Meditation and Mental Health
Psychology Today. - Samoon Ahmad M.D. - July 17 2019
Does the science support the hype?
Fittingly, it turns out that this focus on breath may be just what the doctor ordered.
Meditation, particularly mindful meditation, teaches those who practice it to focus on the present moment, breath by breath. Suzanne Westbrook, a retired internal medicine doctor at Harvard, describes it as a means of “noticing what happens moment to moment, the easy and the difficult, and the painful and the joyful. It’s about building a muscle to be present and awake in your life.”
While meditation has been practiced by individuals from all over the world for thousands of years, it has only become a popular topic among practitioners of conventional medicine in recent years, largely because research has shown that meditation does not merely make one feel better or less stressed. There are physical benefits that appear to be backed up by clinical evidence. According to these studies, meditation can help individuals sleep better, cope with some symptoms associated with mental disorders like depression and anxiety, reduce some of the psychological difficulties associated with chronic pain, and even improve some cognitive and behavioral functions.
Sleep disturbances are extremely common, particularly among older Americans. Roughly half of all Americans over the age of 55 have difficulties either initiating or maintaining sleep, which can lead to fatigue, disturbed mood, and reduced quality of life. Younger Americans also have difficulties sleeping, though the problem is not as pronounced.
To see if meditation could be used as an effective tool to improve sleep, a team of researchers in California conducted a randomized clinical trial on 42 middle-aged and older adults during the entire calendar year of 2012. Half of the participants received training in mindful awareness practices (MAPS), which include mindful exercises such as “mindful sitting meditation, mindful eating, appreciation meditation, friendly or loving-kindness meditation, mindful walking, and mindful movement.” The other half received sleep hygiene education (SHE), which does not include meditation training.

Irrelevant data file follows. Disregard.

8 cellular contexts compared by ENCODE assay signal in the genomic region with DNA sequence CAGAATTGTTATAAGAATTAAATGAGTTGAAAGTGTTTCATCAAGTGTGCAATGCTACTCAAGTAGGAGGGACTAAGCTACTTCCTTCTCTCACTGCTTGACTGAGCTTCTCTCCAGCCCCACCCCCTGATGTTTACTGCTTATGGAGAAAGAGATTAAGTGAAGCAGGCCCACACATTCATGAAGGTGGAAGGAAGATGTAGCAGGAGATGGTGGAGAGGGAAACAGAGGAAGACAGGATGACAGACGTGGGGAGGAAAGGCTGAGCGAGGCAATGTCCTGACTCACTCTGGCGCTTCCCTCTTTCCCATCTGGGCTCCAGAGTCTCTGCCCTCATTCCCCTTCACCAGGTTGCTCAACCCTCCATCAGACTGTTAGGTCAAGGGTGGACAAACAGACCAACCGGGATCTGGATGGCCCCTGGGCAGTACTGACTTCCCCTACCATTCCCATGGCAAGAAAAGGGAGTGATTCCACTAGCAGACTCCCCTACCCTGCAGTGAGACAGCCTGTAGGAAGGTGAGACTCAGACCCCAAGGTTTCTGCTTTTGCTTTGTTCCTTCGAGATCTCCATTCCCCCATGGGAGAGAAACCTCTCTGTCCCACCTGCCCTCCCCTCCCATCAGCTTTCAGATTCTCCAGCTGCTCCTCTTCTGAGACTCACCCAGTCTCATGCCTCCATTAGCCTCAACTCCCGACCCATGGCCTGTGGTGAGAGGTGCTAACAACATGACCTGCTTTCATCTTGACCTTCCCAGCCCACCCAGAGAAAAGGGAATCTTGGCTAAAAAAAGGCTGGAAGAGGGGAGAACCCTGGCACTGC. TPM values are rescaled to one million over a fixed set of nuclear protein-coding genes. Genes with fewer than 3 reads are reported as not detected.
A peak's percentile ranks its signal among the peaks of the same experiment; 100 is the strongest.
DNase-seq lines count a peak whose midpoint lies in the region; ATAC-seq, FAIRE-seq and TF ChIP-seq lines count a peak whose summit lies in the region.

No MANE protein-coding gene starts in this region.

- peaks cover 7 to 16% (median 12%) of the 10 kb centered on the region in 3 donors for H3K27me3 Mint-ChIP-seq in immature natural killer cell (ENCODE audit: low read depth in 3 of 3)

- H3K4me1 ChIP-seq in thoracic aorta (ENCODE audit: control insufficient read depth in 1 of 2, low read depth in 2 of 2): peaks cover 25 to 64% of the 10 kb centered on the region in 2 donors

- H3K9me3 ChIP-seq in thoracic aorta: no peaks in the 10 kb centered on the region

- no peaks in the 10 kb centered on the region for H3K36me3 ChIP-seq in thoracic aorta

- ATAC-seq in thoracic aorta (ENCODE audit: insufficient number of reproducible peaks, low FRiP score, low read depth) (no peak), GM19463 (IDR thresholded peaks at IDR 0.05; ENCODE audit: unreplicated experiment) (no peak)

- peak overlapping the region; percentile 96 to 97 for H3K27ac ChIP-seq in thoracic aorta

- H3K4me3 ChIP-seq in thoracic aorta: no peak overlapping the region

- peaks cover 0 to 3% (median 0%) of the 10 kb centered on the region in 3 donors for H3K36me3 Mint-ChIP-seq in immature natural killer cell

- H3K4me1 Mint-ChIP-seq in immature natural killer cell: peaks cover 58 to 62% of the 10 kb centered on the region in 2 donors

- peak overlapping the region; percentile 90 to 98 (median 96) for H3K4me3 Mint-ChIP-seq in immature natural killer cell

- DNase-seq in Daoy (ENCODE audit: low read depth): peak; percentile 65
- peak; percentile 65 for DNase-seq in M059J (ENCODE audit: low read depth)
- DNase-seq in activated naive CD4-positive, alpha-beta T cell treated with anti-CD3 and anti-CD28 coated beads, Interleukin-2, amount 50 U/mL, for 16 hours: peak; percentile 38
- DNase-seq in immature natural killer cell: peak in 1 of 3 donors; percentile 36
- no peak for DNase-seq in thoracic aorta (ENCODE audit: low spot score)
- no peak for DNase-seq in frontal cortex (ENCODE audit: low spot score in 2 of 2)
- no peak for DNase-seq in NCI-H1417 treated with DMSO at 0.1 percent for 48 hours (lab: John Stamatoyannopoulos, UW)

While both were effective at improving sleep, the MAPS program “resulted in improvement in sleep quality at post-intervention relative to a highly active and standardized SHE program,” the researchers wrote in a paper published in JAMA Internal Medicine in 2015. These numbers were quantified by relying on the Pittsburgh Sleep Quality Index, a 19-item self-report questionnaire of sleep disturbances. Those involved within the MAPS program saw an improved mean of 2.8, while the SHE group only saw a mean decrease of 1.1 (the range of the global score is 0-21, with higher scores indicating worse sleep quality).
More research into the correlation between meditation and sleep will be needed to corroborate these claims, but the initial findings are promising. “Mindfulness meditation appears to have a role in addressing the prevalent burden of sleep problems among older adults by remediating their moderate sleep disturbances and deficits in daytime functioning,” the paper’s authors wrote, “with short-term effect sizes commensurate with the status quo of clinical treatment approaches for sleep problems.” More clinical studies will need to take place to determine if these same tools can be used to address long-term sleep problems and if they are as effective for younger individuals.
The article continues to discuss Depression and Anxiety, Chronic Pain and Brain function.